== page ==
By Syed Nazakat in New Delhi
General Ma Xiaotian, deputy chief of general staff and the Chinese People’s Liberation Army’s most visible face, was frank and forthcoming when he met Indian Defence Secretary Shashi Kant Sharma in Delhi in December. China, he said, wanted to improve bilateral relations first; the border issue could wait. His visit was part of India’s creative diplomacy to defuse the tensions in the relationship by engaging high-level talks with the Chinese military leadership. Though there have been occasional flares along the 4,057km Sino-Indian border, the military leadership is working hard to sign a landmark deal to ensure peace. The two sides have already negotiated the agreement during the recently held Annual Defence Dialogue. The talks were initiated after an agreement between Prime Ministers Manmohan Singh and Wen Jiabao, for creation of a new joint mechanism for better border relations. It will be led by joint secretary (East Asia) in the ministry of external affairs, with representatives from the military, paramilitary and intelligence agencies, and the Chinese director general of boundary affairs. The two sides will remain in touch to avert unpleasant situations along the undemarcated boundary, or the Line of Actual Control (LAC).
The agreement is likely to be signed by National Security Adviser Shiv Shankar Menon and his Chinese counterpart Dai Bingguo in New Delhi in mid-January. The meeting had been scheduled for November but Beijing called it off in protest against the international Buddhist congregation in Delhi, which the Tibetan spiritual leader Dalai Lama attended. India and China have also agreed to send two military delegations in January and February. India has proposed that some of the border posts along the LAC be relocated for administrative and logistical convenience. According to a senior defence ministry official, China may welcome border personnel meetings in Lipulekh sector as in the Nathu La border opening.
The border dispute has long been intractable. After the 1962 war, the demarcation of the border between the countries has remained unsolved. The border is in three sectors―eastern, middle and western. China says that the McMahon Line, which was drawn by the British, is illegal, and that Arunachal Pradesh belongs to it. China prefers to discuss the boundary dispute as part of an overall package, which includes bilateral relations. India says China has illegally occupied 38,000 sq.km of its territory in Kashmir’s Aksai Chin area, and there was no single treaty between India and China delimiting the entire boundary. India wants to discuss the border dispute sector by sector, starting with the western one. Although the disputed border has largely remained peaceful, transgressions by the Chinese troops have been a major irritant in the bilateral relationship. Every month, reports pour in from various frontiers of unannounced Chinese military patrols in the border area. Often border guards do not make direct contacts, but leave behind subtle traces of their presence, such as cigarette packets. India is worried about the significant increase in the number of stand-offs along the border and a more aggressive posturing by the Chinese soldiers. Defence Minister A.K. Antony recently informed Parliament that the PLA had attempted to cross the 250-metre wall “on our side” of the LAC in Yangtse area of Tawang in Arunachal. “It was prevented by our troops. The stone wall was partially damaged by PLA. As per the established mechanism with China, a strong protest was lodged with the Chinese side on the PLA patrol’s action in a flag meeting,” he said.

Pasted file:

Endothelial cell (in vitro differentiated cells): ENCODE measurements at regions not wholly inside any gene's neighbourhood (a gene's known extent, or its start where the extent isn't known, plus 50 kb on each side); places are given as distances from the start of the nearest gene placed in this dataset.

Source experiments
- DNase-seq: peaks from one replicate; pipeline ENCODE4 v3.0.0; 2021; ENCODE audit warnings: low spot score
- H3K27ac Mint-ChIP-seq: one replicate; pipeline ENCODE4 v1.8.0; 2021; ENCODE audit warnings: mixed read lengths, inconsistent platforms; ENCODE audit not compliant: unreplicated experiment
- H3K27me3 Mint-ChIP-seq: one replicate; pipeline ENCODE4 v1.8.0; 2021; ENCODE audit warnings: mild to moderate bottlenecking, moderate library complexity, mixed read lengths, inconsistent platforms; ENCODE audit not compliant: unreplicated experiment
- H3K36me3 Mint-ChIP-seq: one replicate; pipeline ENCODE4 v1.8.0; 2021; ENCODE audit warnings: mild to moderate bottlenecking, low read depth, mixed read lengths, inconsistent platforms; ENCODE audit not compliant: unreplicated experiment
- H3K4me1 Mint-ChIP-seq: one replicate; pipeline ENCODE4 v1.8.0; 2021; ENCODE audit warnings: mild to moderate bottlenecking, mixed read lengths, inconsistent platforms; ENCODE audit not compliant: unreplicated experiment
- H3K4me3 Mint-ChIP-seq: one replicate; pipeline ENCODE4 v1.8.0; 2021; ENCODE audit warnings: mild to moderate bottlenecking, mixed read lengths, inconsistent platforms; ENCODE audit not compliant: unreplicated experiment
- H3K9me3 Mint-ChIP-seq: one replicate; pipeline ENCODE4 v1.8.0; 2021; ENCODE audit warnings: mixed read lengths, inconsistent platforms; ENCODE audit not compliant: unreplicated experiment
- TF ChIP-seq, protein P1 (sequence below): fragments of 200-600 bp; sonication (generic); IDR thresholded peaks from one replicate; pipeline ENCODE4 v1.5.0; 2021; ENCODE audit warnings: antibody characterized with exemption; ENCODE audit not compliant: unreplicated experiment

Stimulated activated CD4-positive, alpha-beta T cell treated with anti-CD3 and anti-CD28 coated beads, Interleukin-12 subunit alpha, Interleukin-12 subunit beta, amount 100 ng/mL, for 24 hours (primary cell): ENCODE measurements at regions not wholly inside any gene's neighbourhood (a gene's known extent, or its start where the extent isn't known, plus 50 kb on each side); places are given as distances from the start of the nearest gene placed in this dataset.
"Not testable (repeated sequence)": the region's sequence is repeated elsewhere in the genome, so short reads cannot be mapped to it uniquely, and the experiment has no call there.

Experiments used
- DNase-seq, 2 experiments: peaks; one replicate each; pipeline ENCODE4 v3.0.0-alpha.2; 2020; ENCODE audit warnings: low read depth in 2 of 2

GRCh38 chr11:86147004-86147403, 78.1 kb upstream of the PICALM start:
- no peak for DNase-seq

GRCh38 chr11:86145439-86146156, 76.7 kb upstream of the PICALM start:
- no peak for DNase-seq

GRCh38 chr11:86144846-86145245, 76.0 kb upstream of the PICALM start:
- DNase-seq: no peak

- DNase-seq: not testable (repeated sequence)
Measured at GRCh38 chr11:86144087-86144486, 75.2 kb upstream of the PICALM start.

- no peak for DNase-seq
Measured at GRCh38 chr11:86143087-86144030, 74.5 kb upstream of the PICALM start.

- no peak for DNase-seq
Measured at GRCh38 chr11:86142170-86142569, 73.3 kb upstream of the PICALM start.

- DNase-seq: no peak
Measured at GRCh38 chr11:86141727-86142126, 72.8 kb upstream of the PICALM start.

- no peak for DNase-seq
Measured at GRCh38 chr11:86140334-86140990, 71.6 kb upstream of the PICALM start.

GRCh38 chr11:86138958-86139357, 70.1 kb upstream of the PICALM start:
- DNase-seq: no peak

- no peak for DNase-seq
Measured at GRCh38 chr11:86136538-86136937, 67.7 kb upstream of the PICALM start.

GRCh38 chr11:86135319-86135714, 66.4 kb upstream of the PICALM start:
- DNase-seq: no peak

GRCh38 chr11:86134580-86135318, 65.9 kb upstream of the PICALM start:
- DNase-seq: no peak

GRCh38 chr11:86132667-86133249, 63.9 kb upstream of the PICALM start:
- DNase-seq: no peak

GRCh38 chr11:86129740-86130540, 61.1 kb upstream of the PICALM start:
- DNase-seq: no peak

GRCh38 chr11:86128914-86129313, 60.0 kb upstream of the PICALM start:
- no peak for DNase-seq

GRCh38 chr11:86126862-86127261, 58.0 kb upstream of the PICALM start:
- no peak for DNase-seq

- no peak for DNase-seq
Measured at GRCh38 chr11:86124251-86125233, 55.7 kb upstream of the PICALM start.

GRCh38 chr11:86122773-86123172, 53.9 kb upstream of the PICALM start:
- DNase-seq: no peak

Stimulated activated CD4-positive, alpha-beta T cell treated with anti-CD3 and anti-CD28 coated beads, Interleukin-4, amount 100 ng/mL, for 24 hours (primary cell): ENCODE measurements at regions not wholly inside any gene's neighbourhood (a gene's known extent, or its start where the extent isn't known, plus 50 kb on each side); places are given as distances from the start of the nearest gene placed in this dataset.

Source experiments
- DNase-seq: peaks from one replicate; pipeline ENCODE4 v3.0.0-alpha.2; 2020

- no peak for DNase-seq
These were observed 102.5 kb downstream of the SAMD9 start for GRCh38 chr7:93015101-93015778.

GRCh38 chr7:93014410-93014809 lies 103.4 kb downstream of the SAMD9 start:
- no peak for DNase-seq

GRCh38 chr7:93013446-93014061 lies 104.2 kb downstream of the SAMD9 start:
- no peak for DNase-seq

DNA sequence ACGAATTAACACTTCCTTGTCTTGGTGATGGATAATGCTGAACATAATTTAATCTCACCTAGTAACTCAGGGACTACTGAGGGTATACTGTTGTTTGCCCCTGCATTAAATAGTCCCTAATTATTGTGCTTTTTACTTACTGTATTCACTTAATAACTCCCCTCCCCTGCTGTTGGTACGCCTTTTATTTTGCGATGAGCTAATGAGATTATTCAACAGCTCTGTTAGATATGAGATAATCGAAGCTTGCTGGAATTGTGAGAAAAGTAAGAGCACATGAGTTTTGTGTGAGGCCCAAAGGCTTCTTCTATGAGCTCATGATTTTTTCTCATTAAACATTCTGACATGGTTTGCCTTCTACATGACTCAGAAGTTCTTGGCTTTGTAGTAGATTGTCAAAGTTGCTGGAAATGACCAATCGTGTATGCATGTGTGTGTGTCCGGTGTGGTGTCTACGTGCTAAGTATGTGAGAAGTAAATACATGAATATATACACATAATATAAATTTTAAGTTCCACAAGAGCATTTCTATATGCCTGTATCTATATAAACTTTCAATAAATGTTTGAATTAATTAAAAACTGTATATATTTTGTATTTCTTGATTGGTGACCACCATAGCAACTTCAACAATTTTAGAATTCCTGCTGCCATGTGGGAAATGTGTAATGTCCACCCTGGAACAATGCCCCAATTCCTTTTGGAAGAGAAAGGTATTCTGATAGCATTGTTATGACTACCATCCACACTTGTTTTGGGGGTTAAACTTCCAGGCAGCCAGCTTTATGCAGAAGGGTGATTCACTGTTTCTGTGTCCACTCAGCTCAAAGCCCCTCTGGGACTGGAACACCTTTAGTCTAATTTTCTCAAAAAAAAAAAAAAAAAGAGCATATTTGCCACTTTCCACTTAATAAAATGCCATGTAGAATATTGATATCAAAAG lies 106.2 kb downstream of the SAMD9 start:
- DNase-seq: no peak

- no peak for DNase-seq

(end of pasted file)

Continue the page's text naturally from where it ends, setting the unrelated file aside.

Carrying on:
India uses the military channel when conventional diplomacy does not do enough to improve the ties with China. To strengthen the military-to-military relationship, the two countries have had a series of bilateral visits of service chief-level delegations. Gen. J.J. Singh visited China in May 2007, Air Chief Marshal F.H. Major in 2008 and Admiral Sureesh Mehta in 2009. From China, Admiral Wu Shengli visited India in November 2008. Though Chinese officers do not attend the courses offered by the Indian defence services, a number of training related delegations are being exchanged with China and there have been two joint military training exercises. The first one was held in Kunming in China in 2007 and the second was held in Belgaum in India in 2008. If everything goes according to plan another edition of the ‘hand-in-hand’ bilateral military exercise will be held in 2012. What is in the pipeline A new joint mechanism between India and China for better border relations. It will be led by joint secretary (East Asia) in the ministry of external affairs, with representatives from the military, paramilitary and intelligence agencies, and the Chinese director general of boundary affairs. The two sides will be in touch to avert unpleasant situations along the Line of Actual Control.
Bones of contention
China: The McMahon Line, which was drawn by the British, is illegal Arunachal Pradesh belongs to China Boundary disputes are to be discussed as part of an overall package, which includes bilateral relations
India: China has illegally occupied 38,000 sq.km of India’s territory in Kashmir’s Aksai Chin area Arunachal Pradesh is an integral part of India Border disputes are to be discussed sector by sector
(THE WEEK, January 8, 2012)